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Longitudinal qPCR study of the dynamics of L. crispatus, L. iners, A. vaginae, (sialidase positive) G. vaginalis, and P. bivia in the vagina

Guido Lopes dos Santos Santiago UGent, Inge Tency UGent, Hans Verstraelen UGent, Rita Verhelst UGent, MARIJKE TROG UGent, Marleen Temmerman UGent, Leen Vancoillie UGent, Ellen Decat UGent, Piet Cools UGent and Mario Vaneechoutte UGent (2012) PLOS ONE. 7(9).
abstract
Background: To obtain more detailed understanding of the causes of disturbance of the vaginal microflora (VMF), a longitudinal study was carried out for 17 women during two menstrual cycles. Methods: Vaginal swabs were obtained daily from 17 non-pregnant, menarchal volunteers. For each woman, Gram stains were scored, the quantitative changes of 5 key vaginal species, i.e. Atopobium vaginae, Lactobacillus crispatus, L. iners, (sialidase positive) Gardnerella vaginalis and Prevotella bivia were quantified with qPCR and hydrogen-peroxide production was assessed on TMB+ agar. Results: Women could be divided in 9 subjects with predominantly normal VMF (grades Ia, Ib and Iab, group N) and 8 with predominantly disturbed VMF (grades I-like, II, III and IV, group D). VMF was variable between women, but overall stable for most of the women. Menses were the strongest disturbing factor of the VMF. L. crispatus was present at log7-9 cells/ml in grade Ia, Iab and II VMF, but concentrations declined 100-fold during menses. L. crispatus below log7 cells/ml corresponded with poor H2O2-production. L. iners was present at log 10 cells/ml in grade Ib, II and III VMF. Sialidase negative G. vaginalis strains (average log5 cells/ml) were detected in grade I, I-like and IV VMF. In grade II VMF, predominantly a mixture of both sialidase negative and positive G. vaginalis strains (average log9 cells/ml) were present, and predominantly sialidase positive strains in grade III VMF. The presence of A. vaginae (average log9 cells/ml) coincided with grade II and III VMF. P. bivia (log4-8 cells/ml) was mostly present in grade III vaginal microflora. L. iners, G. vaginalis, A. vaginae and P. bivia all increased around menses for group N women, and as such L. iners was considered a member of disturbed VMF. Conclusions: This qPCR-based study confirms largely the results of previous culture-based, microscopy-based and pyrosequencing-based studies.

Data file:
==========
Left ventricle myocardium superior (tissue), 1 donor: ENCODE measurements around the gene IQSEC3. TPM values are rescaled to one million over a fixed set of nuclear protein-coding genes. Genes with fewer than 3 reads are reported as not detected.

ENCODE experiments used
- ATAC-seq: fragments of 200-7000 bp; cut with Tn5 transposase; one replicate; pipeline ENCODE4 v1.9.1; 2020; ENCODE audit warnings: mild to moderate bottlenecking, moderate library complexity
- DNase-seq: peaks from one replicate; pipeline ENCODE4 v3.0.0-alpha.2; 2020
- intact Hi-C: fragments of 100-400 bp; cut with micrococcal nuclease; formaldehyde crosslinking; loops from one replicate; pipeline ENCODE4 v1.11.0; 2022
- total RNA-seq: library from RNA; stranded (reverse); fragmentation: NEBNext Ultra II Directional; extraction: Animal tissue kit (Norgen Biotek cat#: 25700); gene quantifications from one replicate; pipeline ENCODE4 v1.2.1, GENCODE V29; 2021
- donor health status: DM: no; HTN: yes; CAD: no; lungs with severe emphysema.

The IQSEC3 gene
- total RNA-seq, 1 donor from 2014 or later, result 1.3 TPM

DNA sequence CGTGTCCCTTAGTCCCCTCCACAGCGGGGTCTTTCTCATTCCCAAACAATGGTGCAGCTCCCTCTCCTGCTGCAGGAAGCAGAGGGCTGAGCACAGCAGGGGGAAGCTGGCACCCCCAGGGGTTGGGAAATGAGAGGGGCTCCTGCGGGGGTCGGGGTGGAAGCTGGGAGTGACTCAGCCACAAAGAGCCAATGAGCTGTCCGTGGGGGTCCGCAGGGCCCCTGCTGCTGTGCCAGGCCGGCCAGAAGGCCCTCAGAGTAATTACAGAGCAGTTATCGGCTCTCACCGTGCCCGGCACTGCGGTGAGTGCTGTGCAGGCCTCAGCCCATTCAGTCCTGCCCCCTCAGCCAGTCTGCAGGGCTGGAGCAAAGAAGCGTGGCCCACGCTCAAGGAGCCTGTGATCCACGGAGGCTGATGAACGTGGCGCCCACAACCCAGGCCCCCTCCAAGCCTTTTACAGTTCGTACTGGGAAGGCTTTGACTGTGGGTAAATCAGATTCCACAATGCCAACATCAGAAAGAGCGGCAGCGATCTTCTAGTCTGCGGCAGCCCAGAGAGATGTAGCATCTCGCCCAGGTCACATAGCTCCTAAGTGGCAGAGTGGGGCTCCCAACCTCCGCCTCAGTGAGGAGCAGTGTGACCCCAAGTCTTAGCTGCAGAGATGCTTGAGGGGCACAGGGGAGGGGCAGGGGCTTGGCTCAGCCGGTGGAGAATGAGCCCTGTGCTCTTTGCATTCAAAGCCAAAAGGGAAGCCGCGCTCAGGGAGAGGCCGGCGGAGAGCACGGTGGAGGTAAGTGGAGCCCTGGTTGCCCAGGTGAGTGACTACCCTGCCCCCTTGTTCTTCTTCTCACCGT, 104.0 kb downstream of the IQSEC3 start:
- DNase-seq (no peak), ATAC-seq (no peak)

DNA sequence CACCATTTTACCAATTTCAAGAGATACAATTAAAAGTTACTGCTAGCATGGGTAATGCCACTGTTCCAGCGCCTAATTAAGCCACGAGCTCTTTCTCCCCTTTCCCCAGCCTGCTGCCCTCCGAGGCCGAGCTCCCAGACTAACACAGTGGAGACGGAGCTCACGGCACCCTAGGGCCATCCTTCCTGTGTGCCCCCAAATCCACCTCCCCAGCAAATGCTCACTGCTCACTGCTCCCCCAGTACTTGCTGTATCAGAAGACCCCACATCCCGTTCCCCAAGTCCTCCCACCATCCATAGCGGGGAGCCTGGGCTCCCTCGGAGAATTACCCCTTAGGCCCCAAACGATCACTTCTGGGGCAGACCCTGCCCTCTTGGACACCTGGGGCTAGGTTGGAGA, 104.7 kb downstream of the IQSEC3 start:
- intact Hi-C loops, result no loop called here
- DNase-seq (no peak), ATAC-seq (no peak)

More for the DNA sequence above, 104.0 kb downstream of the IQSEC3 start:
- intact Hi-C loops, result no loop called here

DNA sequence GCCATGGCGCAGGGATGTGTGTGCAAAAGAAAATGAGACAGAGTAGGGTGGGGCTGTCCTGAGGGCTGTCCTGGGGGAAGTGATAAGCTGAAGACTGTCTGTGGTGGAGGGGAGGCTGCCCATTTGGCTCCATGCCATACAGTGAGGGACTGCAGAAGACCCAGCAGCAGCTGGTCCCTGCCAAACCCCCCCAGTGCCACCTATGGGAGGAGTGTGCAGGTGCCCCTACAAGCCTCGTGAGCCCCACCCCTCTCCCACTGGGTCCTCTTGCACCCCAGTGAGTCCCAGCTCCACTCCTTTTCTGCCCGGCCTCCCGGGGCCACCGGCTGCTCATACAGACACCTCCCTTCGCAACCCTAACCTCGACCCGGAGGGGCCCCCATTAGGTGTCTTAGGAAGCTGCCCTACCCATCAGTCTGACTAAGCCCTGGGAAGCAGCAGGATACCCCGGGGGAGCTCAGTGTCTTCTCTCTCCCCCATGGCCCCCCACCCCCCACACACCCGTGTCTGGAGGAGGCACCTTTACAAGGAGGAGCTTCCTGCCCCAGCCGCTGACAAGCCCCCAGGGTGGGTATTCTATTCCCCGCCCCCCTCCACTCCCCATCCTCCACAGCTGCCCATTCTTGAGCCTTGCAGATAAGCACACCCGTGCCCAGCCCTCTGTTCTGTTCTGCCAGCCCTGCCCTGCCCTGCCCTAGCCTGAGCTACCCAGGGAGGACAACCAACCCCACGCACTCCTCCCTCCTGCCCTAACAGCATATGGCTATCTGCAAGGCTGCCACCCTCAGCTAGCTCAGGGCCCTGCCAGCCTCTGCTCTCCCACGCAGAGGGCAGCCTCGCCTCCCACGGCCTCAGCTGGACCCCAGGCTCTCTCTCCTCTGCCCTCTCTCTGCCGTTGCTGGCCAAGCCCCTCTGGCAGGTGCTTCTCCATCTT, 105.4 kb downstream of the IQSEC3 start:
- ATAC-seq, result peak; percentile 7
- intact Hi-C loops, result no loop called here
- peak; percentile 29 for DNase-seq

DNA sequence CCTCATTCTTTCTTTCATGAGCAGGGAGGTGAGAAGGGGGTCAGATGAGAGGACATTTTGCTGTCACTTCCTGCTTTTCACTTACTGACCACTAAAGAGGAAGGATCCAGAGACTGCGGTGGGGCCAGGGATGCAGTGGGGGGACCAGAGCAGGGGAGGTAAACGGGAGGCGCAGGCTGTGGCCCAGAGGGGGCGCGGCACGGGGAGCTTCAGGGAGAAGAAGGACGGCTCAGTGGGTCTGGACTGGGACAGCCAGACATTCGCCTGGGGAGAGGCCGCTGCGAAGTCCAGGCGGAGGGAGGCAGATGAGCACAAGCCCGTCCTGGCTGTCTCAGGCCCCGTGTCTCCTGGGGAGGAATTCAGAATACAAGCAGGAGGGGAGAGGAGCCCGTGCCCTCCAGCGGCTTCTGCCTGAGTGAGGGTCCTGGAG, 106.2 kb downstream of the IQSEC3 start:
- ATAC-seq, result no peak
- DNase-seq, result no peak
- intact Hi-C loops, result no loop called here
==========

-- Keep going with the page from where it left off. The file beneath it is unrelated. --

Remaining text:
Please use this url to cite or link to this publication:
author
organization
year
type
journalArticle (original)
publication status
published
subject
keyword
GRAM STAIN, MENSTRUAL-CYCLE, MICROFLORA, PREGNANT-WOMEN, ATOPOBIUM-VAGINAE, HYDROGEN-PEROXIDE, GARDNERELLA-VAGINALIS, BACTERIAL VAGINOSIS, FEMALE GENITAL-TRACT, PEROXIDE-PRODUCING LACTOBACILLI
journal title
PLOS ONE
PLoS One
volume
7
issue
9
article_number
e45281
pages
9 pages
Web of Science type
Article
Web of Science id
000309392800035
JCR category
MULTIDISCIPLINARY SCIENCES
JCR impact factor
3.73 (2012)
JCR rank
7/56 (2012)
JCR quartile
1 (2012)
ISSN
1932-6203
DOI
10.1371/journal.pone.0045281
language
English
UGent publication?
yes
classification
A1
copyright statement
I have retained and own the full copyright for this publication
id
2998223
handle
http://hdl.handle.net/1854/LU-2998223
date created
2012-09-24 11:42:12
date last changed
2013-02-21 12:23:14
@article{2998223,
  abstract     = {Background: To obtain more detailed understanding of the causes of disturbance of the vaginal microflora (VMF), a longitudinal study was carried out for 17 women during two menstrual cycles.